One of the bestselling authors of Plato and a Platypus travels to Greece with a suitcase full of philosophy books, seeking the best way to achieve a fulfilling old age
Daniel Klein journeys to the Greek island Hydra to discover the secrets of aging happily. Drawing on the lives of his Greek friends, as well as philosophers ranging from Epicurus to Sartre, Klein learns to appreciate old age as a distinct and extraordinarily valuable stage of life. He uncovers simple pleasures that are uniquely available late in life, as well as headier pleasures that only a mature mind can fully appreciate. A travel book, a witty and accessible meditation, and an optimistic guide to living well, Travels with Epicurus is a delightful jaunt to the Aegean and through the terrain of old age led by a droll philosopher. A perfect gift book for the holidays, this little treasure is sure to please longtime fans of Plato and a Platypus Walk into a Bar and garner new ones, young and old.
©2012 Daniel Klein (P)2012 Recorded Books
This definitely made my morning walks through the woods more enjoyable & thought provoking. As an American, I'm thinking more of adopting the Mediterranean thought process along with the diet
I love this book. I wish my father was able to read it. I believe they should make it a required reading in schools. Read this book. You will enjoy it!
It seemed more like a very brief memoir (or the beginning of one) of a privileged old man, and so was uninteresting to me. For instance, if the aging Greek men didn't have aging wives (who did everything to keep their aging male bodies well kept and alive), they wouldn't have been able to age so gracefully.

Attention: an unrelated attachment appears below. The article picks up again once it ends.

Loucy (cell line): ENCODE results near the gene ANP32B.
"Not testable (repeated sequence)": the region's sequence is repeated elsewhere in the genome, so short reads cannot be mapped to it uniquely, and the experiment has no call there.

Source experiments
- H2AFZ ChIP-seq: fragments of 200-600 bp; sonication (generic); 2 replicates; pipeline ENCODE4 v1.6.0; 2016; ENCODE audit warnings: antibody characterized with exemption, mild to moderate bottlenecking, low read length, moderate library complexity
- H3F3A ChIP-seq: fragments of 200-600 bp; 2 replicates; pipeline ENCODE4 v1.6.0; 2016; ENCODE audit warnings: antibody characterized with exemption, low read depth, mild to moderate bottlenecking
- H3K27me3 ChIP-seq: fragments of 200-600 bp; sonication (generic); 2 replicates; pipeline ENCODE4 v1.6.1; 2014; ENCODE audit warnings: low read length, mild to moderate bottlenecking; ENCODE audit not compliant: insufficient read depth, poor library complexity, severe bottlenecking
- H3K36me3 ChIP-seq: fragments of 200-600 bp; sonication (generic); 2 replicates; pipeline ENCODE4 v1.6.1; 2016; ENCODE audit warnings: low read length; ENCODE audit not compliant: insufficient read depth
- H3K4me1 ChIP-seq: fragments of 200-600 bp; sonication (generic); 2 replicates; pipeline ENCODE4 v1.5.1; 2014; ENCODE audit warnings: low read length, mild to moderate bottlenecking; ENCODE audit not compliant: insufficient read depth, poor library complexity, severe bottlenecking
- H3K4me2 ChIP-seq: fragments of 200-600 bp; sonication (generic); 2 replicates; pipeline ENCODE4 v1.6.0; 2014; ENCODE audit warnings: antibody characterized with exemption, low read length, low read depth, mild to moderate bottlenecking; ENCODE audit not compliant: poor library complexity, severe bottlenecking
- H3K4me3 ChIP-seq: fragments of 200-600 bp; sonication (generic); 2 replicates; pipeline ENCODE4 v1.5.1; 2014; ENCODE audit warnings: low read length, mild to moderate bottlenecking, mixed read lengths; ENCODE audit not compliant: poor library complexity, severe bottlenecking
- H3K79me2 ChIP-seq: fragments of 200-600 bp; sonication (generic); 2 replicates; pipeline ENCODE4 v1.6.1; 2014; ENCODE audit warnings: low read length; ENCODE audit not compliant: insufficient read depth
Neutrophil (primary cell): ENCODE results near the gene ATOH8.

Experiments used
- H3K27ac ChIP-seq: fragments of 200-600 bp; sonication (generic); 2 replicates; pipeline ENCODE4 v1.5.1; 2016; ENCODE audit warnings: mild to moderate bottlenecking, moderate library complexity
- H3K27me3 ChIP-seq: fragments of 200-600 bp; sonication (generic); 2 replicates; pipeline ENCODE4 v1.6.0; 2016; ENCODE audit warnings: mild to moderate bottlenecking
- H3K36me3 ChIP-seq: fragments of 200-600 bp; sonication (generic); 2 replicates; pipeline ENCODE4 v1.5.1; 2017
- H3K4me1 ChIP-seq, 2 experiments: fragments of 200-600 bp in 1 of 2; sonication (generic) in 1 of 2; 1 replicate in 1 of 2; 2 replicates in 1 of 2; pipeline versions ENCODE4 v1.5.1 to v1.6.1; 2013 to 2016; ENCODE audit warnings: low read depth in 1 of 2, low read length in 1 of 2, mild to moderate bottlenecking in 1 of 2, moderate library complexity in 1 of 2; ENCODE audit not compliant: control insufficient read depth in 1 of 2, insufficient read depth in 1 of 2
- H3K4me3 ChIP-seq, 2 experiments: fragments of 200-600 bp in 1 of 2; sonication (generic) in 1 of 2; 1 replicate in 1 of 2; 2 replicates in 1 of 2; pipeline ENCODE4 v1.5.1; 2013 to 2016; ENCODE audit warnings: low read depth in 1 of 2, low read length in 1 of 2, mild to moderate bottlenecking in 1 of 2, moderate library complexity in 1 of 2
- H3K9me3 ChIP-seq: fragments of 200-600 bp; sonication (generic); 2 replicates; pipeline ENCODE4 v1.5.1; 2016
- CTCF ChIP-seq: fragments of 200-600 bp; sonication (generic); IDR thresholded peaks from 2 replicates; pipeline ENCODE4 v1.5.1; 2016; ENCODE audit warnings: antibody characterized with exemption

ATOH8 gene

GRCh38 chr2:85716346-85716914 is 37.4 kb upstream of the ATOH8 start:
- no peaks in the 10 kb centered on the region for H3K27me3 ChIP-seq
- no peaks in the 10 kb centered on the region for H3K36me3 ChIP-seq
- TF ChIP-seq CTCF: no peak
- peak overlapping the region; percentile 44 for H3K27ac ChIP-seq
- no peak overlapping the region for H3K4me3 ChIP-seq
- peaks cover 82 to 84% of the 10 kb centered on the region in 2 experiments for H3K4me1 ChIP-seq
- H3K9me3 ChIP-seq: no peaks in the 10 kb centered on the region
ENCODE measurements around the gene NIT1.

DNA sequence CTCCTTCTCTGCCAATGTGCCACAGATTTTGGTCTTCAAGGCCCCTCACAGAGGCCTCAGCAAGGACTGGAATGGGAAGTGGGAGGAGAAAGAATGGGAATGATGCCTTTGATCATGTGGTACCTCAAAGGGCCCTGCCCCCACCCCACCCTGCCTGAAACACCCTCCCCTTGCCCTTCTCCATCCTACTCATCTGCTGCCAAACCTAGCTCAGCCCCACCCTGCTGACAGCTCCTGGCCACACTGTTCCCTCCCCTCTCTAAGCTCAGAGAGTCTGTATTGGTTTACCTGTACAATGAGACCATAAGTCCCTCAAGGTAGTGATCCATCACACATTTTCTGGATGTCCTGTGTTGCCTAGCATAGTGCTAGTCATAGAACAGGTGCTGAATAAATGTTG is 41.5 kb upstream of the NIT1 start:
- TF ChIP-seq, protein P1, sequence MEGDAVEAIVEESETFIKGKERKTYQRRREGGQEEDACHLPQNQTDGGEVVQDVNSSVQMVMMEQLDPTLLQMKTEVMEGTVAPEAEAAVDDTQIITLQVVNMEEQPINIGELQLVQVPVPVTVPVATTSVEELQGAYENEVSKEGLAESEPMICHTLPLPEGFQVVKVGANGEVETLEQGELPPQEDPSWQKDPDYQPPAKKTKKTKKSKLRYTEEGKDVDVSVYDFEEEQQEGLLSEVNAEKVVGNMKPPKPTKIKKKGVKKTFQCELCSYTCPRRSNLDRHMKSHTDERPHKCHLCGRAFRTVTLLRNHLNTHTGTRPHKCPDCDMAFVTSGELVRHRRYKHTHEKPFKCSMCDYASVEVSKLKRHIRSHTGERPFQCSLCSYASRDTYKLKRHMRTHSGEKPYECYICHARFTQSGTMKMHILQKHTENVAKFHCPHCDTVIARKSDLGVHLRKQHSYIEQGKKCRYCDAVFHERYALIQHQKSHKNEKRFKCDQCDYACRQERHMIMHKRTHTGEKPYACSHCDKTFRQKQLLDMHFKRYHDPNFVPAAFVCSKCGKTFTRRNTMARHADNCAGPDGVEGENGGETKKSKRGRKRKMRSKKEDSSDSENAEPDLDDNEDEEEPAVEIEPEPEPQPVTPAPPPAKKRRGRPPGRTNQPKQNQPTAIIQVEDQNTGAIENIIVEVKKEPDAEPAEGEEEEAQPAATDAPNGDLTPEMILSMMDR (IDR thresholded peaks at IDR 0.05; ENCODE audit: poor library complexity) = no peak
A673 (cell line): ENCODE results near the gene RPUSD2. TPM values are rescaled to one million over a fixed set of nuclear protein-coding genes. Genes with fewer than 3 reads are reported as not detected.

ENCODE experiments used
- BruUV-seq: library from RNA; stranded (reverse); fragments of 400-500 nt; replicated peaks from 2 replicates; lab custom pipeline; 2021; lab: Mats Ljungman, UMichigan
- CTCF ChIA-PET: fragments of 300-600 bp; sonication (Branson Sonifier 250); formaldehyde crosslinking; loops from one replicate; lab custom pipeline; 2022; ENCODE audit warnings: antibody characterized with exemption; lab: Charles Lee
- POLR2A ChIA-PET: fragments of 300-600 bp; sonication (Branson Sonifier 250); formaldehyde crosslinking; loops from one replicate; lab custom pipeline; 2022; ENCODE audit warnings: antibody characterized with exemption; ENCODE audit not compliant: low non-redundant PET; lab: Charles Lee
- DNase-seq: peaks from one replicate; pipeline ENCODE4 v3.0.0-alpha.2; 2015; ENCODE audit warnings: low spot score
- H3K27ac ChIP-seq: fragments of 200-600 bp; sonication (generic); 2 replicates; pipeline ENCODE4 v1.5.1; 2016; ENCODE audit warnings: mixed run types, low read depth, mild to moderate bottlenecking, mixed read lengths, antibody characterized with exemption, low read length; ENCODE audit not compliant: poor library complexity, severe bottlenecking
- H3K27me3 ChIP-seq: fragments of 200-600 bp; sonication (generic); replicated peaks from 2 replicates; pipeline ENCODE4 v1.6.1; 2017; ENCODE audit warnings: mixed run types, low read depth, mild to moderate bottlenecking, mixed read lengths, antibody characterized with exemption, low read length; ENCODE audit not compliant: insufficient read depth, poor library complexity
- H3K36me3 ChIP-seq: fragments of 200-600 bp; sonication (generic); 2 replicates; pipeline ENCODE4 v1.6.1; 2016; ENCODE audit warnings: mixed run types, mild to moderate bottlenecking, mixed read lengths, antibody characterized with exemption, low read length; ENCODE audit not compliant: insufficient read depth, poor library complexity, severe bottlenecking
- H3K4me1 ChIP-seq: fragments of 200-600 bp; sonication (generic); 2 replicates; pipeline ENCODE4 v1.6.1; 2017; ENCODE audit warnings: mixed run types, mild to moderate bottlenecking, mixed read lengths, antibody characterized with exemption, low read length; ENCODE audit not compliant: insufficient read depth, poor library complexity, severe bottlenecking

Women,except as adjuncts to men, were so obviously invisible, that I wasn't surprised at the absence of modern female philosophers. The author cherishes his philosophers as if they were sacred.
Although I learned very little, the book was useful in keeping me from getting too bored while doing yard work.
It was easy to listen to and I loved the glimpses of real life.
It just wasn't for me, although someone not familiar with philosophy based on ancient Greek philosophers might enjoy it.
The author advocates an old age filled with play, set apart from the stresses of a "commercial" approach to work. Fair enough. But a philosophy book worth reading actually takes hard work and careful thought to produce. He declined to undertake either of these. The result is a mess.
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